Players: 1+ Player Game | Genre: Shooter
Release Date: TBA 2012
SpecOps: The Line has one of the more interesting settings we’ve seen in video games lately. The game takes place in the city of Dubai, only it’s not the city you know. Sandstorms of biblical proportions have ravaged the once opulent playground for billionaires.
The designers of SpecOps say they wanted to place the game somewhere awe inspiring, but still firmly planted in reality. In fact, the setting is so intriguing that the United Arab Emirate’s National Media Council took notice, stating they would have to consider the possibility of banning SpecOps if its already objectionable material went too far.
It’s a shame this creativity has already been met with controversy. As opposed to metropolises like New York City, Dubai is a relatively unknown destination for gamers. Never mind all the sand.
The demo for SpecOps begins in an elegant lobby, probably inside one of Dubai’s extravagant hotels which has now been buried with sand. Captain Martin Walker, the main protagonist, wanders through the dark interior with his fellow members of an elite Delta Squad. The team has been tasked with infiltrating the ravaged city in order to locate a U.S. Army Colonel named John Konrad, whose whereabouts and mental stability are unknown.
Walker eventually finds a means of escape. He raises his rifle and fires a few rounds into a tall window. It explodes, pouring out tons of sand. This granular material is what 2K plans on using to separate SpecOps from the pack, by applying it to gameplay mechanics ranging from environmental puzzles to combat. In certain areas, enemy soldiers will be conveniently placed near barricades where the sand dunes have grown too high and are ripe for a dry avalanche. However, the designers offer a reminder that Dubai’s new environment serves no one master, so enemies can make just as good use of it.
Wandering in the abandoned streets, with decadent skyscrapers towering on all sides, Walker’s men come across a series of telephone poles extending for miles. Hanging from nearly every one of them is a human corpse. While they look on in horror, the members of Delta Squad soon notice a gang of looters scraping over a rusted out vehicle for spare parts. The looters spot them, and the fight is on.
Walker is capable of issuing orders to his comrades, however these are special forces hombres, so they won’t need hand holding to stay alive. Combat is very reminiscent of Gears of War, thanks to a cover system and the game’s over-the-shoulder perspective on Walker. During the fight, he makes use of an M4 assault rifle, and pump action shotgun for close encounters with the enemy.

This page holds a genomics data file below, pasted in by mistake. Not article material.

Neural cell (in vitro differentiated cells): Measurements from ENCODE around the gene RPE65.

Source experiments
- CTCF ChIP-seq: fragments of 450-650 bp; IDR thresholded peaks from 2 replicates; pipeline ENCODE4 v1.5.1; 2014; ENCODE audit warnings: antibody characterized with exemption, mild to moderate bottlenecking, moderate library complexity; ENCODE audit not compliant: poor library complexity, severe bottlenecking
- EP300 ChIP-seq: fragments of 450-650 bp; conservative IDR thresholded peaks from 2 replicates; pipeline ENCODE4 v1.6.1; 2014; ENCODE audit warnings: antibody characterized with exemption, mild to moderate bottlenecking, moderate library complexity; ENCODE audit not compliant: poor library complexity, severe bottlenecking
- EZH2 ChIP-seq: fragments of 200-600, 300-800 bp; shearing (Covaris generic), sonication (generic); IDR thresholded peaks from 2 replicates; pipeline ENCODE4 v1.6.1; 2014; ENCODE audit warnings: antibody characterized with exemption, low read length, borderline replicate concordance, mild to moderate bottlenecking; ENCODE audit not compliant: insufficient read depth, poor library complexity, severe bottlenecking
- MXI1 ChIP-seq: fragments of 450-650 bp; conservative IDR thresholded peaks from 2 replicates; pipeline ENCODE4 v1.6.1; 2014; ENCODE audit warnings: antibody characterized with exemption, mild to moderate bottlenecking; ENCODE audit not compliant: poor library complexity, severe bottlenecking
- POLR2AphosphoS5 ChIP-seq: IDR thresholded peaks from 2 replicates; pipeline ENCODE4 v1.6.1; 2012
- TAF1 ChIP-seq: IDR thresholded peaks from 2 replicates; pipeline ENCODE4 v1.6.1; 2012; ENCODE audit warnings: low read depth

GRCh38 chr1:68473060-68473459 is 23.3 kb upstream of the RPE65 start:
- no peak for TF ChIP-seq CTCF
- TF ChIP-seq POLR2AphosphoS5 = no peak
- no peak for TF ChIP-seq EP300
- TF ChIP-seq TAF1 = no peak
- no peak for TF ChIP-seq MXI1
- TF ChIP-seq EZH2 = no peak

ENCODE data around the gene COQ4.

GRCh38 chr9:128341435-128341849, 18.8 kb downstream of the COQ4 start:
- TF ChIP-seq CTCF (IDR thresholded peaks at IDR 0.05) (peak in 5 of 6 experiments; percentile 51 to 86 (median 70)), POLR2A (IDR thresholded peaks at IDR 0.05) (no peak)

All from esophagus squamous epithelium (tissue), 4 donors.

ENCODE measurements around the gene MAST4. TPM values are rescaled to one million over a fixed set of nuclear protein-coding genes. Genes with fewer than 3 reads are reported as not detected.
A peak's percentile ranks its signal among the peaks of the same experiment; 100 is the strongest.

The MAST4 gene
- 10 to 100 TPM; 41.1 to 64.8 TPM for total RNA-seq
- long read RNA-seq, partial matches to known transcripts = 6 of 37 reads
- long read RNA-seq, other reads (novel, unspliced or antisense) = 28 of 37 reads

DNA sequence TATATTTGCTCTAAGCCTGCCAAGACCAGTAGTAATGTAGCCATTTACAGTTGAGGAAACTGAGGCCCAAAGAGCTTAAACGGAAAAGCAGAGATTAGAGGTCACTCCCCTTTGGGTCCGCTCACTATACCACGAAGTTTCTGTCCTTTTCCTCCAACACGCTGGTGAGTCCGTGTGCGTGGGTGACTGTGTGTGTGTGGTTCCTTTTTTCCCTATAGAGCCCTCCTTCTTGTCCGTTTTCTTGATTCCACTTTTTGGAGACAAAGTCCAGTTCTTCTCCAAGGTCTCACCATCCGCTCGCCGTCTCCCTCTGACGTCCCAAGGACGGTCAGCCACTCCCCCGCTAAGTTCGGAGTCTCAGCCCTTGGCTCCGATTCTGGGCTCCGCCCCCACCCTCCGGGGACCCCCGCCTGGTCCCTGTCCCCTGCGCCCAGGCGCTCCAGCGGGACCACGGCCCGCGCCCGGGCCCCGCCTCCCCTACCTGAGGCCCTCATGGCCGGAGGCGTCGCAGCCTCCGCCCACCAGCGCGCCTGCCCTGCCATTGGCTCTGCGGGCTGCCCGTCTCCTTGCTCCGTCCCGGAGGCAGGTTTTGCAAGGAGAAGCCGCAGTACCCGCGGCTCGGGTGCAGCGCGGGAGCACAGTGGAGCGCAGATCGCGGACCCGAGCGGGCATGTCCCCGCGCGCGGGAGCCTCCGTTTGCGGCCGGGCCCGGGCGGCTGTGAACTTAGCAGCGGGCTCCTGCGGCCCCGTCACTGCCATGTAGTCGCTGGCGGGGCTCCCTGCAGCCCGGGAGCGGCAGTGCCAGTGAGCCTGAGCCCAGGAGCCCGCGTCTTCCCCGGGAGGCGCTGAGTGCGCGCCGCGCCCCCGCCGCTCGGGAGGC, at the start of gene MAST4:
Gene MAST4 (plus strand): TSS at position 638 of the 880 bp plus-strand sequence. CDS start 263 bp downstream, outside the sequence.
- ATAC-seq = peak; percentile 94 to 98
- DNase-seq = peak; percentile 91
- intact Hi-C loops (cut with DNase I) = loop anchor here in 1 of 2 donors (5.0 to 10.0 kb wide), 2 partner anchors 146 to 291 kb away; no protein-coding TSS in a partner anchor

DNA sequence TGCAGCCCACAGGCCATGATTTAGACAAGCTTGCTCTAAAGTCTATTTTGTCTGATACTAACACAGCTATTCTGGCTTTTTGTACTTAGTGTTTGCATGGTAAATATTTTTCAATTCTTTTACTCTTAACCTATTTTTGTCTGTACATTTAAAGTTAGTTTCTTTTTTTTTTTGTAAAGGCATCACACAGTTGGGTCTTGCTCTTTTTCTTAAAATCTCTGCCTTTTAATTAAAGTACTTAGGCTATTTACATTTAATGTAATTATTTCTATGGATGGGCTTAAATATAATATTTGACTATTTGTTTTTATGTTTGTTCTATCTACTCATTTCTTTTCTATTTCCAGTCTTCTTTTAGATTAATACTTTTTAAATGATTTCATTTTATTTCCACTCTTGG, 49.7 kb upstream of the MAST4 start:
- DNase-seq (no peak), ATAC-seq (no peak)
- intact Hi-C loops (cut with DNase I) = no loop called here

After dispatching the looters, Walker and his squad push forward. Then, one member screams out “white phosphorous!” A hail of unidentifiable precipitation hits the ground, burning helpless civilians alive. It’s not known what this hazard was, although we can assume the dangers in Dubai go beyond getting regular old sand caught in awkward places.
Heading through a tunnel lined with blood-soaked bodies, Walker’s team sneaks up on a group of soldiers in the middle of interrogating two civilians. Walker argues with his troops over what course of action is best: take their time and set up a well-planned ambush, or dive right in to save the hostages as quickly as possible. Both options present a set of pros and cons, and neither one is necessarily the right choice.
This is just one instance in SpecOps where players will have to swim through shades of grey. The creators don’t want players to feel pressured to make the “good” or “bad” choice. Instead, they intend to trap gamers in the hellish reality of warfare, where traditional lines of morality cease to exist.
In the end, the 2K rep playing the demo chose to rush into the fight, costing the two civvies their lives. There was no penalty or scolding from the game for what happened. SpecOps is not about right or wrong choices. How these decisions will affect the rest of the game is unknown, but hopefully the player’s actions will contain some weight within the storyline.
SpecOps’ world has a very tangible feel of primeval madness to it. Walkers’ journey deep into a decayed civilization in search of an insane army colonel is clearly influenced by Joseph Conrad’s Heart of Darkness. Even the colonel’s name, Konrad, hints at such influence. The hard choices players have to make could accentuate this theme, and we’d love to see the developers capitalize upon it.
It’s hard to say if SpecOps’ gameplay will receive the same amount of media attention as the touchy setting. Most of the visuals still need some work, except for Walker’s character model which already looks nicely detailed. The combat appears standard for a contemporary third person shooter, and the sand mechanics shown didn’t go far beyond triggering doors to new pathways. 2K is promising a lot in terms of gripping storytelling and inventive environmental gameplay, but for now we’ll have to take those promises with a small grain of sand.
SpecOps: The Line is set for release sometime in 2011.